Til patra[edit]

The til (sesame) patra has decorative embroidery which is spread out as if spreading sesame seeds.[6] The term til patra means 'the sprinkling of seeds'.[8]


The neelak phulkari is made of a black or red background with yellow or bright red embroidery. The colour of the phulkari is mixed with metals.[6]

Ghunghat bagh[edit]

Originating in Rawalpindi, the ghunghat bagh is heavily embroidered around the centre on the edge to be worn over the head. The embroidered centre is then pulled over the face so as to form an embroidered veil.[6]


The chhaamas phulkari hails from Rohtak, Gurgaon, Hissar and Delhi. The chaamas phulkari incorporates mirrors which are sewn into the cloth with yellow, grey or blue thread.[6]

Phulkari of south and southwestern Punjab region[edit]

The phulkari of south and southwestern Punjab region, has wide edges upon which designs of animals and birds are embroidered. As is the case of the chaup, the edges are embroidered on both sides of the cloth.[6] South and southwestern Punjab region includes the south Punjab, India, south and south west of Punjab, Pakistan.

Senchi phulkari[edit]

The senchi phulkari is popular in and around Ferozepur. The senchi phulkai incorporates designs of birds, jewellery such as bracelets, earrings, rings and necklaces.[6]

Revival and modern applications[edit]

Traditionally, phulkari garments were part of a girl's wedding trousers its motifs expressive of her emotions and the number of phulkari pieces defined the status of the family.[9] Over the years, government has been working towards promotion of phulkari embroidery, by organizing special training programs, fairs, and exhibitions.[4] Since most of women artisan creating phulkari are in the unorganized sector or work through agents, they do not make much money compared to an actual market price of their product, to avoid this lacuna Punjab Small Industries and Export Corporation (PSIEC) has formed women self-help groups and cooperatives to sell directly and make more profits.[10]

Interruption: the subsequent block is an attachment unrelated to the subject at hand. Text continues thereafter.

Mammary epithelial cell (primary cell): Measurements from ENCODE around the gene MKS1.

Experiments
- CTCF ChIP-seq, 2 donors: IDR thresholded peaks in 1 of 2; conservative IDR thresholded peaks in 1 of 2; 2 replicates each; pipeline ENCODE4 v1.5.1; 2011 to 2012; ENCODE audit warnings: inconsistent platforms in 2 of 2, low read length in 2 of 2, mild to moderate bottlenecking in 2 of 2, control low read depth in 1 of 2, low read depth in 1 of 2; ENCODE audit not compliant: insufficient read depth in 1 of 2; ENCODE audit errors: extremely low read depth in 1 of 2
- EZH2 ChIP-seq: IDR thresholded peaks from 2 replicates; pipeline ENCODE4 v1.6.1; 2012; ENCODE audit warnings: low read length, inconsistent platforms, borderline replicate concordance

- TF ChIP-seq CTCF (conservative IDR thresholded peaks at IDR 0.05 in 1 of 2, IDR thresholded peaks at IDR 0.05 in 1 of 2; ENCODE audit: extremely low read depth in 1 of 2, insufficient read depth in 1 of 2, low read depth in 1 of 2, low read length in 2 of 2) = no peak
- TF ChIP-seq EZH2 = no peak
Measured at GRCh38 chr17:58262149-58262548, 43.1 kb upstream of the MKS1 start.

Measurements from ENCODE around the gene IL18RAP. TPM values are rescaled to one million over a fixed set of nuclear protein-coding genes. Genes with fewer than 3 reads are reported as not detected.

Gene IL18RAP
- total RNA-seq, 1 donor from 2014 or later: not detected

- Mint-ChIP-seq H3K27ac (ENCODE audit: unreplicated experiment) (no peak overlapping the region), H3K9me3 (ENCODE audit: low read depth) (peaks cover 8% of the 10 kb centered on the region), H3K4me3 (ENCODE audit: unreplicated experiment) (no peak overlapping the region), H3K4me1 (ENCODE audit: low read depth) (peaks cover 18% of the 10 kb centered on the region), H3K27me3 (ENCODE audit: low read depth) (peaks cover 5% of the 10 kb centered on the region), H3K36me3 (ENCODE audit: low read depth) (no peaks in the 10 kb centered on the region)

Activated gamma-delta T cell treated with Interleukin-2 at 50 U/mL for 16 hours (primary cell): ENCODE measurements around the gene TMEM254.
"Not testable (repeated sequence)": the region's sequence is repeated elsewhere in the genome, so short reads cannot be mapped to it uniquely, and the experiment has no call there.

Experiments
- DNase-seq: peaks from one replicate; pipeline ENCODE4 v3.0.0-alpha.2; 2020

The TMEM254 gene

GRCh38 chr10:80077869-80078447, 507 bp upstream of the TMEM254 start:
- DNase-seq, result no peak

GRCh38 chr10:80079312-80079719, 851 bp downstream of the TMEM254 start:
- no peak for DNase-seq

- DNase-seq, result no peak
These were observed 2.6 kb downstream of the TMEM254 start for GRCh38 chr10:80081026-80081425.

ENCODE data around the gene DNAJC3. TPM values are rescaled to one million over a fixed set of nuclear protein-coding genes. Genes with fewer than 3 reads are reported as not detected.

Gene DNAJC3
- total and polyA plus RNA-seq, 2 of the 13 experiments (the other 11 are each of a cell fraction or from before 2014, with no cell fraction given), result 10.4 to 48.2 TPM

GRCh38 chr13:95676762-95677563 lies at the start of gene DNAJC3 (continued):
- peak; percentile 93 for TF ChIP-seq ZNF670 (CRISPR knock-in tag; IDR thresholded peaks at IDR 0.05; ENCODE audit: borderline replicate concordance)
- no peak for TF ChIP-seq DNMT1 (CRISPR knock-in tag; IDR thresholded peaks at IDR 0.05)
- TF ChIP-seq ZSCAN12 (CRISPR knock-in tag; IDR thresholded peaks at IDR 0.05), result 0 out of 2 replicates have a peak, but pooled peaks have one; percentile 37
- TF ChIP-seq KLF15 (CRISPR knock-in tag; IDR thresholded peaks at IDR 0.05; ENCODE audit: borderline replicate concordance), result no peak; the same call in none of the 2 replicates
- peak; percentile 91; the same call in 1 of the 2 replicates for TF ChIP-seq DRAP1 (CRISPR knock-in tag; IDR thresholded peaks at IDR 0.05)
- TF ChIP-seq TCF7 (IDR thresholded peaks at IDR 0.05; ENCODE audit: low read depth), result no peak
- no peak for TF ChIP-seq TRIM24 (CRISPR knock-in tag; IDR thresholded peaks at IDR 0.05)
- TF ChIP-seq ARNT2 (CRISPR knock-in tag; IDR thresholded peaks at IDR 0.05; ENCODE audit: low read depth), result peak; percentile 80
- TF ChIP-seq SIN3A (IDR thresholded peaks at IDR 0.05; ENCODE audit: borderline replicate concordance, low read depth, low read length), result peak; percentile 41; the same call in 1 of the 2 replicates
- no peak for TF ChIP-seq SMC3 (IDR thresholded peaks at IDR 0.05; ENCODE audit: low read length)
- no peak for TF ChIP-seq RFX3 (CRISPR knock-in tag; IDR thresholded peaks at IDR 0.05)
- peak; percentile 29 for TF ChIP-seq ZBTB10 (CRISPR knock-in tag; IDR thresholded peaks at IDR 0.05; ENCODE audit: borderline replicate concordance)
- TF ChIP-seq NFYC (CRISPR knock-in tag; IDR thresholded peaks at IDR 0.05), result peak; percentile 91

Handloom products from Patiala

Indira Gandhi National Centre for the Arts (IGNCA) acquired a collection of selected phulkari for its archives in 1994.[11] Some modern fashion designers are incorporating this embroidery into their garments, and its use has spread beyond salwar kameez and dupatta to objects and garments as varied, as jackets, bags, cushion covers, table-mats, shoes, slipper, juttis, and kids garments.[4][12]

In 2011, after a five-year-long legal case, Phulkari was awarded the geographical indication (GI) status in India, which means that after that only registered traders and manufacturers, from Punjab Haryana and Rajasthan states would be able to use the term for the traditional craft, and the patent information centre (PIC) of Punjab State Council for Science and Technology would issue a logo or hologram to distinguish the product.[13]

See also[edit]


  1. ^ a b c d e f g h i j k l m n Sukaadas (1992) Fabric Art: Heritage of India
  2. ^ Naik, Shailaja D. (1996) Traditional Embroideries of India
  3. ^ Phulkari embroidery
  4. ^ a b c "SPIRIT OF ENTERPRISE: Crafting an artistic future". The Tribune. December 1, 2002. Retrieved Apr 23, 2013.
  5. ^ S. S. Hitkari (1980) Phulkari: The Folk Art of Punjab. Phulkari publications[1]
  6. ^ a b c d e f g Mohinder Singh Randhawa. (1960) Punjab: Itihas, Kala, Sahit, te Sabiachar aad.Bhasha Vibhag, Punjab, Patiala.
  7. ^ Naik, Shailaja D. (1996) Traditional Embroideries of India
  8. ^ Rajinder Kaur, Ila Gupta. American International Journal of Research in Humanities, Arts and Social Sciences. Phulkari and Bagh folk art of Punjab: a study of changing designs from traditional to contemporary time [2]
  9. ^ "Everyone's talking about: Phulkari". Vogue India. 15 Apr 2013. Retrieved April 23, 2013.
  10. ^ "Phulkari workers get peanuts". The Hindu. Aug 3, 2008. Retrieved April 23, 2013.
  11. ^ "Phulkari, Then and Now". Indian Express. Apr 19, 2013. Retrieved Apr 23, 2013.
  12. ^ Poonam Bajaj (25 Mar 2013). "Blooming tales of Phulkari". Deccan Chronicle. Retrieved April 23, 2013.
  13. ^ "GI status for Phulkari". The Times of India. Jan 19, 2011. Retrieved April 23, 2013.

External links[edit]